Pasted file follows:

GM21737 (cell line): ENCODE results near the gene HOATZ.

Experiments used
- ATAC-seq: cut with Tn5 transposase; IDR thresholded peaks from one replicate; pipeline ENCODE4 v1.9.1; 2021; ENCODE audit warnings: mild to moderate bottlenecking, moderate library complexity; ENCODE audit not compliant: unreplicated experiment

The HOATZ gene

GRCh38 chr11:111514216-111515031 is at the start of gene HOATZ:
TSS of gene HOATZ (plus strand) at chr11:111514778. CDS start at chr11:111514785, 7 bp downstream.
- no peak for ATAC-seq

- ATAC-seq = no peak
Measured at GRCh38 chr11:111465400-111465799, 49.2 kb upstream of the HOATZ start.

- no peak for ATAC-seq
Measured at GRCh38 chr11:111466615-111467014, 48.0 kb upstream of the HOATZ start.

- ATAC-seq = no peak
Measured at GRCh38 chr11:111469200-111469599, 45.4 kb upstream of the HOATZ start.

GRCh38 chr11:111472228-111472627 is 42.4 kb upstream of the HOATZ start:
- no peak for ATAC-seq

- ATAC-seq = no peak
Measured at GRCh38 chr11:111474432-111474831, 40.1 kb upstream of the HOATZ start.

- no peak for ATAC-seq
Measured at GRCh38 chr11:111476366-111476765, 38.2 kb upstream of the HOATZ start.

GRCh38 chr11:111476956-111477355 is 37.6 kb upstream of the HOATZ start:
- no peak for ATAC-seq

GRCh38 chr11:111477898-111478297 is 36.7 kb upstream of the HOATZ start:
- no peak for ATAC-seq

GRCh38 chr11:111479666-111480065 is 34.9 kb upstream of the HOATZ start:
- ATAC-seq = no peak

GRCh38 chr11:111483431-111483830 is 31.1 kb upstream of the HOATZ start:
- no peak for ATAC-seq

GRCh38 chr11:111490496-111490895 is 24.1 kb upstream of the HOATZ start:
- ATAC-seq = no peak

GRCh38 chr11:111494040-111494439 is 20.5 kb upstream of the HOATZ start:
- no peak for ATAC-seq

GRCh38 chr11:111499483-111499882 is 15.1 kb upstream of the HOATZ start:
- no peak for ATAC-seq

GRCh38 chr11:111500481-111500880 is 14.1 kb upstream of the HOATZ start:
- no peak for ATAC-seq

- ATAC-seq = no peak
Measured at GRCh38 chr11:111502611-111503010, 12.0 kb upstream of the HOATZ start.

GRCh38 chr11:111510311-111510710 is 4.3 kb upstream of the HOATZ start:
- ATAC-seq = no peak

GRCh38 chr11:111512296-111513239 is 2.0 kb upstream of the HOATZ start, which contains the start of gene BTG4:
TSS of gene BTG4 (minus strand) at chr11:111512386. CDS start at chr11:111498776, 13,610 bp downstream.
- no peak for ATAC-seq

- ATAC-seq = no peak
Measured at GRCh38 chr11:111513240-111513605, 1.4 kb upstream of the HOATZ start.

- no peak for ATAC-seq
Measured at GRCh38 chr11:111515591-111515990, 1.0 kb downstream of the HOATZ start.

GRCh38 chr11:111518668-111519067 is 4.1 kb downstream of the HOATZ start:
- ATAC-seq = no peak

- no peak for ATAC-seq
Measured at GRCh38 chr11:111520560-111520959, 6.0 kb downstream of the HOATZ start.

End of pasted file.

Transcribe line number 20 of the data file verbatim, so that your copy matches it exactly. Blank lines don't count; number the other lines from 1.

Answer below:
GRCh38 chr11:111476956-111477355 is 37.6 kb upstream of the HOATZ start: